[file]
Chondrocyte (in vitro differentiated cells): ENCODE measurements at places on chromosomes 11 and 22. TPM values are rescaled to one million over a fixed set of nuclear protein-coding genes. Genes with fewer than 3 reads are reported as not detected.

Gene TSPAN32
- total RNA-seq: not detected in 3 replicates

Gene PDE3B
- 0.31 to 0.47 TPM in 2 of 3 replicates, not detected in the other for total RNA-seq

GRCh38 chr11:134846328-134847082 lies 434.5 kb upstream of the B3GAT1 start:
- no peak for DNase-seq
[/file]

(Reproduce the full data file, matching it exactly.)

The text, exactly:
Chondrocyte (in vitro differentiated cells): ENCODE measurements at places on chromosomes 11 and 22. TPM values are rescaled to one million over a fixed set of nuclear protein-coding genes. Genes with fewer than 3 reads are reported as not detected.

Gene TSPAN32
- total RNA-seq: not detected in 3 replicates

Gene PDE3B
- 0.31 to 0.47 TPM in 2 of 3 replicates, not detected in the other for total RNA-seq

GRCh38 chr11:134846328-134847082 lies 434.5 kb upstream of the B3GAT1 start:
- no peak for DNase-seq